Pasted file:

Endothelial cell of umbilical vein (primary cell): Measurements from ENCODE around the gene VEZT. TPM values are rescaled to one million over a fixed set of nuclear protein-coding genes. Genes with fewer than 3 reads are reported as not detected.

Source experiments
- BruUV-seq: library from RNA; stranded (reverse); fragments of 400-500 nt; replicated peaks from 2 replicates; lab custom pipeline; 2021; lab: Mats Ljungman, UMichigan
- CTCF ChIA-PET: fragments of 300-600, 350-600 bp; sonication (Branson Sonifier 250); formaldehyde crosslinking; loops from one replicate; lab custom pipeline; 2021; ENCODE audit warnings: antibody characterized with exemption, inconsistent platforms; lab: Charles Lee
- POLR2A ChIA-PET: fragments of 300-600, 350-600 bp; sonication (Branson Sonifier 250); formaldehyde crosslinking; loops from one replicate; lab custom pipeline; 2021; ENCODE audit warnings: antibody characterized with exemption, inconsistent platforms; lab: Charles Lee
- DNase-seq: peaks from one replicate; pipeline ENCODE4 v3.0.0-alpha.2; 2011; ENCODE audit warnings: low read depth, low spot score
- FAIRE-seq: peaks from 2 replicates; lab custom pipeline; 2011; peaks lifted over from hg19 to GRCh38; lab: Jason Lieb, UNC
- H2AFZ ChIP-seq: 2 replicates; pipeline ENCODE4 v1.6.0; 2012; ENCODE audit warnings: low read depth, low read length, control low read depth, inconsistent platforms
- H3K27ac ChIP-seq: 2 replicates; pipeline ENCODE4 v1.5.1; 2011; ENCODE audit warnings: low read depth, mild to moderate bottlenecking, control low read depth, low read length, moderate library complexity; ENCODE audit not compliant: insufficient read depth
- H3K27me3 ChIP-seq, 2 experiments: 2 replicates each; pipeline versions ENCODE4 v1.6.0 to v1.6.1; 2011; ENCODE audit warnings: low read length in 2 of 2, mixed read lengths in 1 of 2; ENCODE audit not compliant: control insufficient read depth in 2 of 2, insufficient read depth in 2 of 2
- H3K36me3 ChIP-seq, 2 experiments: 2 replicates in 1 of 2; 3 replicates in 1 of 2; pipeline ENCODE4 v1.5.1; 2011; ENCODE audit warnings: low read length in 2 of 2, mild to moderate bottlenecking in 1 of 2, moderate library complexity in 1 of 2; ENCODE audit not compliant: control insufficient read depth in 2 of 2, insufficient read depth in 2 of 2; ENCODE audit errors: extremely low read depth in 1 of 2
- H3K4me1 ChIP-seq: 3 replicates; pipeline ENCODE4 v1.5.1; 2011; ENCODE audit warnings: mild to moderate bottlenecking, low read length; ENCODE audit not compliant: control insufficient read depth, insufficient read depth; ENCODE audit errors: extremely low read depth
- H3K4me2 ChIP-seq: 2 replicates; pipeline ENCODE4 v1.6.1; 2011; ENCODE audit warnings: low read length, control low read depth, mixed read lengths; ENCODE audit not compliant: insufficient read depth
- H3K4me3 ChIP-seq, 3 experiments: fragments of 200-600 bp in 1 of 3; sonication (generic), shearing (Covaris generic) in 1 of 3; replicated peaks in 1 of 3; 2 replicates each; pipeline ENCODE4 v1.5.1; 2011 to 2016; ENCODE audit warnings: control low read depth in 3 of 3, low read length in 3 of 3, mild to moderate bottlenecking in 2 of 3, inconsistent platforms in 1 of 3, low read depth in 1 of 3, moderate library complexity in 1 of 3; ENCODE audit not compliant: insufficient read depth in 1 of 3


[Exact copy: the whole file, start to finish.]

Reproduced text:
Endothelial cell of umbilical vein (primary cell): Measurements from ENCODE around the gene VEZT. TPM values are rescaled to one million over a fixed set of nuclear protein-coding genes. Genes with fewer than 3 reads are reported as not detected.

Source experiments
- BruUV-seq: library from RNA; stranded (reverse); fragments of 400-500 nt; replicated peaks from 2 replicates; lab custom pipeline; 2021; lab: Mats Ljungman, UMichigan
- CTCF ChIA-PET: fragments of 300-600, 350-600 bp; sonication (Branson Sonifier 250); formaldehyde crosslinking; loops from one replicate; lab custom pipeline; 2021; ENCODE audit warnings: antibody characterized with exemption, inconsistent platforms; lab: Charles Lee
- POLR2A ChIA-PET: fragments of 300-600, 350-600 bp; sonication (Branson Sonifier 250); formaldehyde crosslinking; loops from one replicate; lab custom pipeline; 2021; ENCODE audit warnings: antibody characterized with exemption, inconsistent platforms; lab: Charles Lee
- DNase-seq: peaks from one replicate; pipeline ENCODE4 v3.0.0-alpha.2; 2011; ENCODE audit warnings: low read depth, low spot score
- FAIRE-seq: peaks from 2 replicates; lab custom pipeline; 2011; peaks lifted over from hg19 to GRCh38; lab: Jason Lieb, UNC
- H2AFZ ChIP-seq: 2 replicates; pipeline ENCODE4 v1.6.0; 2012; ENCODE audit warnings: low read depth, low read length, control low read depth, inconsistent platforms
- H3K27ac ChIP-seq: 2 replicates; pipeline ENCODE4 v1.5.1; 2011; ENCODE audit warnings: low read depth, mild to moderate bottlenecking, control low read depth, low read length, moderate library complexity; ENCODE audit not compliant: insufficient read depth
- H3K27me3 ChIP-seq, 2 experiments: 2 replicates each; pipeline versions ENCODE4 v1.6.0 to v1.6.1; 2011; ENCODE audit warnings: low read length in 2 of 2, mixed read lengths in 1 of 2; ENCODE audit not compliant: control insufficient read depth in 2 of 2, insufficient read depth in 2 of 2
- H3K36me3 ChIP-seq, 2 experiments: 2 replicates in 1 of 2; 3 replicates in 1 of 2; pipeline ENCODE4 v1.5.1; 2011; ENCODE audit warnings: low read length in 2 of 2, mild to moderate bottlenecking in 1 of 2, moderate library complexity in 1 of 2; ENCODE audit not compliant: control insufficient read depth in 2 of 2, insufficient read depth in 2 of 2; ENCODE audit errors: extremely low read depth in 1 of 2
- H3K4me1 ChIP-seq: 3 replicates; pipeline ENCODE4 v1.5.1; 2011; ENCODE audit warnings: mild to moderate bottlenecking, low read length; ENCODE audit not compliant: control insufficient read depth, insufficient read depth; ENCODE audit errors: extremely low read depth
- H3K4me2 ChIP-seq: 2 replicates; pipeline ENCODE4 v1.6.1; 2011; ENCODE audit warnings: low read length, control low read depth, mixed read lengths; ENCODE audit not compliant: insufficient read depth
- H3K4me3 ChIP-seq, 3 experiments: fragments of 200-600 bp in 1 of 3; sonication (generic), shearing (Covaris generic) in 1 of 3; replicated peaks in 1 of 3; 2 replicates each; pipeline ENCODE4 v1.5.1; 2011 to 2016; ENCODE audit warnings: control low read depth in 3 of 3, low read length in 3 of 3, mild to moderate bottlenecking in 2 of 3, inconsistent platforms in 1 of 3, low read depth in 1 of 3, moderate library complexity in 1 of 3; ENCODE audit not compliant: insufficient read depth in 1 of 3